Listen and Understand

When I was a sophomore in high school, I staged a sit-out from my algebra class.

A group of students in the class were frustrated by the lack of teaching being done.

The teacher assigned to teach algebra was a science teacher, but due to lack of funds, and an overwhelming need for another math teacher, he drew the short stick and had to teach an extra class during the day.

Numbers have never been my forte, and when the alphabet was added into the equation, well, I was completely lost.

The science teacher who was assigned the added math class to his schedule, gave the class assignments to complete and then left us on our own to do our work. If we didn’t understand something, we were free to go to his desk and ask questions, where he would tell us we should have learned this in the previous year and to try to figure it out.

It was evident to us that he wasn’t happy having to give up his free hour, and he had no time to devote to helping a handful of students ‘get it’.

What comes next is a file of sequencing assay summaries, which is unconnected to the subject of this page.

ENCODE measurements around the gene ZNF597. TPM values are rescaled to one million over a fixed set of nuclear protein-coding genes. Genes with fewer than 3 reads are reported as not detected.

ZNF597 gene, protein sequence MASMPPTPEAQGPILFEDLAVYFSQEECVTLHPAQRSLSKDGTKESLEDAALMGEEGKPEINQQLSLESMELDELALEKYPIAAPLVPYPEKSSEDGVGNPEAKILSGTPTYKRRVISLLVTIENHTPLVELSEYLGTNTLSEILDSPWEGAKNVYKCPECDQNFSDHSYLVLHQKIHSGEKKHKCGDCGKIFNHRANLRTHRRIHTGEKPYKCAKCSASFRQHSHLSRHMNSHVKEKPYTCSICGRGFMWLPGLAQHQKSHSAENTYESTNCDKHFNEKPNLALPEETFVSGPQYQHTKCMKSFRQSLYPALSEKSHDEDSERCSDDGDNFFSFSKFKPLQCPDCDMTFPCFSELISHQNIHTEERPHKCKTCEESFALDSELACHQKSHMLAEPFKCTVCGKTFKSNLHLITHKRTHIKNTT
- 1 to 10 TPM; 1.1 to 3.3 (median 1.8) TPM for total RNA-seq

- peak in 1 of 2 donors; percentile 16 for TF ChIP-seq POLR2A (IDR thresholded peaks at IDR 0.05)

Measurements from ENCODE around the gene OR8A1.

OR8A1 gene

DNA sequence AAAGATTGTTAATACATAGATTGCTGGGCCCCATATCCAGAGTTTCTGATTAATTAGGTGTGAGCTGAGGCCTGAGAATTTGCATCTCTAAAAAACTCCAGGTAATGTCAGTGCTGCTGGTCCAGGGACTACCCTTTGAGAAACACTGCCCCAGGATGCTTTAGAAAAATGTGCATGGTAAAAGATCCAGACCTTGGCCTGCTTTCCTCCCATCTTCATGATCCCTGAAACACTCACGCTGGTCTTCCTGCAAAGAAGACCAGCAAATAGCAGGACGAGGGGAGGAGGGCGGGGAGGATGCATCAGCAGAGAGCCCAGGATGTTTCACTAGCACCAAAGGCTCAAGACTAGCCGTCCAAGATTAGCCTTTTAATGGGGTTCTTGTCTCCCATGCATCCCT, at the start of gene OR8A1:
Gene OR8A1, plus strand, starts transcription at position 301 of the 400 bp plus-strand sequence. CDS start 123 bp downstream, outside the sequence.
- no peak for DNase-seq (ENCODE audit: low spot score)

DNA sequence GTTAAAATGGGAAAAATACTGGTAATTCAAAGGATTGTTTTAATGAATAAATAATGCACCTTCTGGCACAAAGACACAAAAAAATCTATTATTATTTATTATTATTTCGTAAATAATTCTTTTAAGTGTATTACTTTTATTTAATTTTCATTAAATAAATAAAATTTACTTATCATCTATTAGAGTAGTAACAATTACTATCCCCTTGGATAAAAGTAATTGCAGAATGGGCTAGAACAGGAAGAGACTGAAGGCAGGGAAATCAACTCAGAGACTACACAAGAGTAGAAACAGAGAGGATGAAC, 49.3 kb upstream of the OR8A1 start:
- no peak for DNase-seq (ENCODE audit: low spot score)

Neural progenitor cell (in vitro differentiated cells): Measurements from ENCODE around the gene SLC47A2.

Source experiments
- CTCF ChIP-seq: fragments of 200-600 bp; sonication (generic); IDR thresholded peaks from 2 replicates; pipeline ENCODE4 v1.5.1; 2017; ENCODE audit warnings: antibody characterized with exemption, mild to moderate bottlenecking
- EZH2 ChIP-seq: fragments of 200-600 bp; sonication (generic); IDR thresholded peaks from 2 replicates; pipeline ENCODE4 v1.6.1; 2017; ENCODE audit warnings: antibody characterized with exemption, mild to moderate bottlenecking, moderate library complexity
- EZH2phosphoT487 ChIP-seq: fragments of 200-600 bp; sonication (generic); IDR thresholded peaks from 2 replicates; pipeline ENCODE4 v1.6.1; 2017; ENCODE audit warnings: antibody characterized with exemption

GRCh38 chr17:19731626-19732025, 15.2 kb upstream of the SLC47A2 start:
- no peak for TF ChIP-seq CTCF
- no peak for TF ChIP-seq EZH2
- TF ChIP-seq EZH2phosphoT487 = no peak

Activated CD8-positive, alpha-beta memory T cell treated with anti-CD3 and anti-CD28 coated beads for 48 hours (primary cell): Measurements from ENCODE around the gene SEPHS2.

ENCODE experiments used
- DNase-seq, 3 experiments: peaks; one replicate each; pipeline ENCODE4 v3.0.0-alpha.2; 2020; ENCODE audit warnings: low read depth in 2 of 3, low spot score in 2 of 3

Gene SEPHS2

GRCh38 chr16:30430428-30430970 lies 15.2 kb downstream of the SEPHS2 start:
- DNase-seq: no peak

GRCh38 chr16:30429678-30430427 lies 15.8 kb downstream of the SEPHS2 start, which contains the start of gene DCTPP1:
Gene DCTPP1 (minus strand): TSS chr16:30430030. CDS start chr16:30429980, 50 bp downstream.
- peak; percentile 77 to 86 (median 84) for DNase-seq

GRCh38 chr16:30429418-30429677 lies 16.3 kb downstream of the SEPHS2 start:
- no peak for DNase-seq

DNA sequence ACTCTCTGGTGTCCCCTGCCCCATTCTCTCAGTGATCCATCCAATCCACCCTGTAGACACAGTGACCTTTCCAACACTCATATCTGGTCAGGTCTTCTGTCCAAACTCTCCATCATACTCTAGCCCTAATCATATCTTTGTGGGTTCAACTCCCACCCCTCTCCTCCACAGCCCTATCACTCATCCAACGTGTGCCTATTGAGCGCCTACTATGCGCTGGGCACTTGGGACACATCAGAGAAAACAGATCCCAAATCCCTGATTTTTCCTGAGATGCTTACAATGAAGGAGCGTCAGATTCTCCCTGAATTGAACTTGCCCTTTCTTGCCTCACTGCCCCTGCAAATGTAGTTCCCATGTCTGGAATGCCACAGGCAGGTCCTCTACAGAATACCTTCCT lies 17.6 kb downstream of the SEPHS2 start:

My quizzes and tests reflected how lost I was, and I walked into class each day wondering why I was wasting my time.

Making a Difference

Until one day, I decided not to go.

Instead of going to my algebra class, I decided to sit outside the school office during that hour.

The first day I sat there alone doing homework while faculty and students passed by with curious looks.

The second day there were three of us sitting together, and one of the assistant vice principals walked past.

“Shouldn’t you be in class?” he asked as he opened the office door.

“There is no point. We aren’t learning anything. We are given assignments and left on our own to figure it all out.”